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Pediatrics – MA Center for Sudden Infant Death Syndrome (SIDS)

Patient Information – Learning About SIDS: FAQs

Recommendations for a Safe Infant Sleep Environment

The American Academy of Pediatrics (AAP) recently published a new policy statement and technical report expanding the recommendations on how to create a safe environment for infant sleep. The report is titled SIDS and Other Sleep-Related Infant Deaths: Expansion of Recommendations for a Safe Infant Sleep Environment.

There has been a major decrease in the incidence of SIDS since the AAP recommended in 1992 that caregivers put infants to sleep on their backs.  This decline has leveled off in recent years, while other causes of sudden unexpected infant death that occur during sleep have increased, particularly since 2005.  Other causes of death that occur during sleep include suffocation, asphyxia and entrapment and ill-defined causes of death.  The AAP is expanding its recommendations from focusing on SIDS to focusing on a safe sleep environment that can reduce the risk of all sleep-related infant deaths, including SIDS.

The first set of recommendations (Level A) are based on good and consistent scientific evidence.  These recommendations come from consistent findings from at least two well-designed, well-conducted case-control studies, a systematic review or a meta-analysis. Experts are highly certain that the net benefits of these recommendations are substantial and that future studies will probably not change these

Level A Recommendations (based on scientific evidence):

  1. Back to sleep for every sleep.
  2. Use a firm sleep surface. A firm crib mattress covered by a tight fitting sheet is the recommended sleeping surface.
  3. Room-sharing without bed-sharing is recommended.  Baby’s crib should in parents’ bedroom close to parents’ bed.
  4. Keep soft objects and loose bedding out of the crib.  This includes pillows, quilts, comforters, sheepskins, stuffed toys, bumper pads and other soft objects.
  5. Pregnant women should receive regular prenatal care.
  6. Avoid smoke exposure during pregnancy and after birth
  7. Avoid alcohol and illicit drug use during pregnancy and after birth
  8. Breastfeed your baby.
  9. Consider offering a pacifier at nap time and bedtime.
  10. Avoid overheating your baby.
  11. Do not use home cardio-respiratory monitors as a strategy for reducing the risk of SIDS.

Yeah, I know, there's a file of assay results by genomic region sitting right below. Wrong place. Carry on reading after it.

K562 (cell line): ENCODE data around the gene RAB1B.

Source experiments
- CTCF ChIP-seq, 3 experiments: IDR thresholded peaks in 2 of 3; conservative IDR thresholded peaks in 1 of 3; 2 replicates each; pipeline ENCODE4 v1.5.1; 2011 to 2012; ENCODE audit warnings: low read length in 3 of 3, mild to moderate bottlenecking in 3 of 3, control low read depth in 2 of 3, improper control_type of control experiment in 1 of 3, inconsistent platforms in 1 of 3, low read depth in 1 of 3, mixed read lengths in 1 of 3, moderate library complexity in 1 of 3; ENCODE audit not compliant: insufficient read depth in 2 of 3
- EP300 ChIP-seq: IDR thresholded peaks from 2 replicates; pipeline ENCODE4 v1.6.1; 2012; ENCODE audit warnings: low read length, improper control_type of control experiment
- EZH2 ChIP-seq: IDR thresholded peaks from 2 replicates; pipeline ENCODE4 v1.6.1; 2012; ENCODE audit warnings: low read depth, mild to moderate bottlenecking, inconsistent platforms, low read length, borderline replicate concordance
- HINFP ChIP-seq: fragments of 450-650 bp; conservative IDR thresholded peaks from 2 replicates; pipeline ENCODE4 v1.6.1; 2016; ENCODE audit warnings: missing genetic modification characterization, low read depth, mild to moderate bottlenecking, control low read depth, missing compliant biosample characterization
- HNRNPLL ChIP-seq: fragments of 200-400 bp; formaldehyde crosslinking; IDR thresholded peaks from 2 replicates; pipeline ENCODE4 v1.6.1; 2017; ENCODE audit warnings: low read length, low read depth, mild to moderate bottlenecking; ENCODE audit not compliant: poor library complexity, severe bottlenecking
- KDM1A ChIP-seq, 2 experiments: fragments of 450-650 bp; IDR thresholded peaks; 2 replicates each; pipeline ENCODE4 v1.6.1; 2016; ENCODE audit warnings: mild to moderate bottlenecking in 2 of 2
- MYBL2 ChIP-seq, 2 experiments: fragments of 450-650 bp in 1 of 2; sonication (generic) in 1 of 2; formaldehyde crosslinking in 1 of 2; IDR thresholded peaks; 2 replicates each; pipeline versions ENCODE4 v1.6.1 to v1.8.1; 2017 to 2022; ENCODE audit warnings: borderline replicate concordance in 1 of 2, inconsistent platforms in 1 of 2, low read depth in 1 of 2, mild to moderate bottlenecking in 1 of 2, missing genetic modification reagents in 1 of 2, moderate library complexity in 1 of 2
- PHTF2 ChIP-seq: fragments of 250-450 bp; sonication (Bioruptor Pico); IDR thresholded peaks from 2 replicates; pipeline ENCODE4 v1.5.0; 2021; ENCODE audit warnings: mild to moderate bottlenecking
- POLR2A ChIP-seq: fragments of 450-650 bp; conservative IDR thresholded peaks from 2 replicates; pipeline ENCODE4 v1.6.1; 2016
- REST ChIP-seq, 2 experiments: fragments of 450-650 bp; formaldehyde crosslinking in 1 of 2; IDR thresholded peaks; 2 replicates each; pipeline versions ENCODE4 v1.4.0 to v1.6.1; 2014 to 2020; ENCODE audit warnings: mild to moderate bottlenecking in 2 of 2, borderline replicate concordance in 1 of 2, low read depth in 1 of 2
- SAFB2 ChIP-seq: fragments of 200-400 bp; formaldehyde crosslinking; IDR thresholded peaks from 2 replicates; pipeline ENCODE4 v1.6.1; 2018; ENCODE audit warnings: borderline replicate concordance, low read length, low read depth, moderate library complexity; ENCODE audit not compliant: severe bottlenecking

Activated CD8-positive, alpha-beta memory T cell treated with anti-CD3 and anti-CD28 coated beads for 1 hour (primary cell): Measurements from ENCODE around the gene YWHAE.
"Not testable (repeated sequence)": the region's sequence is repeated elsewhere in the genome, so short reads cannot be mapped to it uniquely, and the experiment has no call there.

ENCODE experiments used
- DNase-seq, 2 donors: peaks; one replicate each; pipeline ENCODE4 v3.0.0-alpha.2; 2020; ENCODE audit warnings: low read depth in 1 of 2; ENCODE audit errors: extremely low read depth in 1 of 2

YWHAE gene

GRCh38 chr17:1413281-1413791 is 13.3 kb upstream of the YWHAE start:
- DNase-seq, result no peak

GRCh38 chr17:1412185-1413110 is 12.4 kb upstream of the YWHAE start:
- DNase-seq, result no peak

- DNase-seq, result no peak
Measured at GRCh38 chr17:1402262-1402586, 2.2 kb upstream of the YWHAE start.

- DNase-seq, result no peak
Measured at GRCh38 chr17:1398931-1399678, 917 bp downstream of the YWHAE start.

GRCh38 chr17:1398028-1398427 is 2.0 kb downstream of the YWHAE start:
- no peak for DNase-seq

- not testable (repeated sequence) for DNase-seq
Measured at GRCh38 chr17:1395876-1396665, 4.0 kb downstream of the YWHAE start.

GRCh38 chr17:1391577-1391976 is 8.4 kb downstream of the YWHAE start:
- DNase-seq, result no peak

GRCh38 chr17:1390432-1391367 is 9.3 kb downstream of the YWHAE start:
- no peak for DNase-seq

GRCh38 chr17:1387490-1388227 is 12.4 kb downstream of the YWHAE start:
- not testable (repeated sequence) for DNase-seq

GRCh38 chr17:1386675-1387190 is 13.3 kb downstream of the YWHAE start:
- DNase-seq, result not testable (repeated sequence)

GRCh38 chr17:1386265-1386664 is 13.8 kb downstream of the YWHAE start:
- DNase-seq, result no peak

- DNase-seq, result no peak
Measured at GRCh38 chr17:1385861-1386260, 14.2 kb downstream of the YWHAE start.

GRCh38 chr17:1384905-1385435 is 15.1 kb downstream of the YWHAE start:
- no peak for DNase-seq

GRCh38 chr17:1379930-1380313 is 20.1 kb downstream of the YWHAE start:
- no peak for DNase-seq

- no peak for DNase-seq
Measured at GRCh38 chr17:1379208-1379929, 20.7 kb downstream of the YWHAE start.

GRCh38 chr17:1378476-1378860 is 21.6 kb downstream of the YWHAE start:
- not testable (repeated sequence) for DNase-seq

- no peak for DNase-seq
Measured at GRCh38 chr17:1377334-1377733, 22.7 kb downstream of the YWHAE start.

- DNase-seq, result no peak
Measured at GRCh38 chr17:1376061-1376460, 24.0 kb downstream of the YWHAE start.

12. Expand the national campaign to reduce the risks of SIDS to include a major focus on the safe sleep environment and ways to reduce the risks of all sleep-related infant deaths, including SIDS, suffocation and other accidental deaths; pediatricians, family physicians and other primary care providers should actively participate in this campaign.

Level B Recommendations

Level B Recommendations are based on limited or inconsistent scientific evidence.  The available evidence is sufficient to determine the effects of the recommendations on health outcomes, but confidence in the estimate is constrained by such factors as the number, size or quality of individual studies or inconsistent findings across individual studies.  As more information becomes available, the magnitude or directions of the observed effect could change and this change may be large enough to alter the conclusion.

  1. Infants should be immunized in accordance with recommendations of the AAP and Centers for Disease Control and Prevention.
  2. Do not use bumper pads in cribs. There is no evidence that bumper pads prevent injuries, and there is a potential risk of suffocation, strangulation or entrapment.
  3. Avoid commercial devices marketed to reduce the risk of SIDS.
  4. Supervise awake tummy time to facilitate development and to minimize development of positional plagiocephaly  (flat heads).

Level C Recommendations

Level C recommendations are based primarily on consensus and expert opinion.

  1. Health care professionals, staff in newborn nurseries and NICU’s and child care providers should endorse the SIDS risk-reduction recommendations from birth.
  2. Media and manufacturers should follow safe-sleep guidelines in their messaging and advertising.
  3. Continue research and surveillance on the risk factors, causes and patho-physiological mechanisms of SIDS and other sleep-related deaths with the ultimate goal of eliminating these deaths entirely.

Pediatrics Volume 128, Number 5, November 2011.   Go to http://www.aap.org/ for additional information.

Contact Us

Call: 617.414.7437 or 800.641.7437
Fax: 617.414.5555

Boston Medical Center
Department of Pediatrics
MA Center for Sudden Infant Death Syndrome
Dowling Building
4th floor, Room 4204
771 Albany Street
Boston, MA 02118

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